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Should you offer specialist mental health support for staff?

Trish Embley tells HRNews how the mental health of remote workers can be supported

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  • Transcript

    Are you doing enough to support employees' mental health when they are working remotely? What's required to comply with legal duties in these Covid-times? These are some the questions being asked of right now with so many staff working from home and struggling, and it an issue covered in the CIPD's latest publication which came out just last week called 'Covid-19 Employer's Response Guide'. The headline is: 'What should employer's be doing in current situation?  and it reminds employers 'you have a statutory and common law duty of care for people’s health and safety at work and you should do everything in your power to support people either remaining at home or taking necessary precautions in the workplace, taking account of legal obligations'. But what does that mean in practice? There are some clues on page 6 – so:  'listen to people's concerns', 'communicate regularly', 'signpost employees to further advice or support, such as employee assistance programmes and any other well-being resources you have available' and 'consider providing counselling for those employees who are particularly anxious.' Doubtless that is good advice but are those steps legal requirements because many employers don't offer anything more than Occupational Health support. So what about specialist help such as counselling, CBT and the like? Required or not? It's a question I put to Trish Embley who joined me by video link from Birmingham: 

    Trish Embley: “At the moment, generally speaking, there isn't any sort of strict legal duty for an employer to fund or provide therapies such as CBT to assist somebody who has a mental health problem but looking at it from a best practice point of view, and something that might assist both the individual and the organisation, I think the first thing to note is that when you're setting reasonable adjustments, in terms of what adjustments are required, the more you can show a tribunal that you've cast your net wide the better. So yes, obviously speaking to the GP, speaking to Occupational Health, but other more specialist practitioners can only be to the good. Then we come on to what's reasonable? Now, obviously here, it's not the be all end all but costs can be a factor. Employers might want to think about the difficulties that we often see when you have someone with a mental health problem and you want to encourage a return to work but because of the mental health problem, the anxiety, that is a very scary prospect, particularly at the moment, we've all got used to be in our safe comfort zones of our homes and sometimes the thought of going back to work, particularly if there are memories of the mental health crisis, that was the last thing that happened, or their last memory of work, it can be really, really difficult. That's a big hurdle for people to overcome, going back to work can be frightening and this is where the assistance of something like CBT could really help the individual because, of course, if we don't secure a return to work, ultimately what a lawyer would advise is that you're looking at a capability dismissal. Now, that's a really sad outcome both for the individual and the organisation that's losing that talent. So I can see where, although not as strict legal requirement in every case, how a little bit of an investment in these sorts of therapies to get over these difficulties to encourage the return to work could benefit both the employer and the employee."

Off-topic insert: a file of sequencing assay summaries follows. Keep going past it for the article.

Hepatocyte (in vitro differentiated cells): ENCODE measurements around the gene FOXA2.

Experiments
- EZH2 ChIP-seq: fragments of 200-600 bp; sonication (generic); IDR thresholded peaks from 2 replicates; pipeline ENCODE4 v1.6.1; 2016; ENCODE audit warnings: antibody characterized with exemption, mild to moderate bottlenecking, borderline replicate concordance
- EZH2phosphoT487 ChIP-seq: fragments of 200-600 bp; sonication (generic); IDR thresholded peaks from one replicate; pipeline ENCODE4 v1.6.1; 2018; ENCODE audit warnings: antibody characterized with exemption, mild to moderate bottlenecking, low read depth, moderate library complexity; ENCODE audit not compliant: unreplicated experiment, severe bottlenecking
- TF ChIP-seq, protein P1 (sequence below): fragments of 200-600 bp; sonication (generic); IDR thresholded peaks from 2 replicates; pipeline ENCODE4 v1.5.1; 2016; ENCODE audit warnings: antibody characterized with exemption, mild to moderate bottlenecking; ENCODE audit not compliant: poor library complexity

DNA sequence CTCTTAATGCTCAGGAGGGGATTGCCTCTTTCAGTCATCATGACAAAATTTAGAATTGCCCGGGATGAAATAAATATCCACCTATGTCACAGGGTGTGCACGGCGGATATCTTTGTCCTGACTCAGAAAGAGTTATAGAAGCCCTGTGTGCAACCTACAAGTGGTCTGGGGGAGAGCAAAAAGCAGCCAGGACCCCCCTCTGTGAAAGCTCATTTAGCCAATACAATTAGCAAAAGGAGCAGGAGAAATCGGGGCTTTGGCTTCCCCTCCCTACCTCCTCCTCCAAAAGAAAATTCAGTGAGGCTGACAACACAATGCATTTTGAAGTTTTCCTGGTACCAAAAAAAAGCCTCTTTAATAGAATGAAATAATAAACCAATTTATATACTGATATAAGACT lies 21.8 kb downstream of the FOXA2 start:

Joe Glavina: "A lot of employers will immediately think of the obvious support offered by Occupational Health and they'll assume that would be enough to satisfy their legal duty. Would they be right?"

    Trish Embley: "Well in many cases Occupational Health is a great resource and they will be able to provide the support that the employee needs but there are a number of areas, and I know neurodiversity is one of these, where you need specialist help. So diagnosing things like autism and Asperger's can be a very specialist area. So I think at the very least employers should check with their Occupational Health services and what they're able to provide and how specialist that is because in some of the more severe cases it may be worth the investment of getting that specialist help over and above what is available through your occupational health services."

    On 11 March we will be running an interactive online workshop on this area. It is called ‘Reasonable adjustments for mental health - remote workers'. Three 50 minute sessions running from 10am to 1pm and you can book a place from the website – we have put a link to that page in the transcript of this programme for you. We have also put a link to the CIPD's publication - 'Covid-19 Employer's Response Guide'.


    - Link to online training course on 11 March 2020:  ‘Reasonable adjustments for mental health - remote workers'
    - Link to CIPD's 'Covid-19 Employer's Response Guide'.


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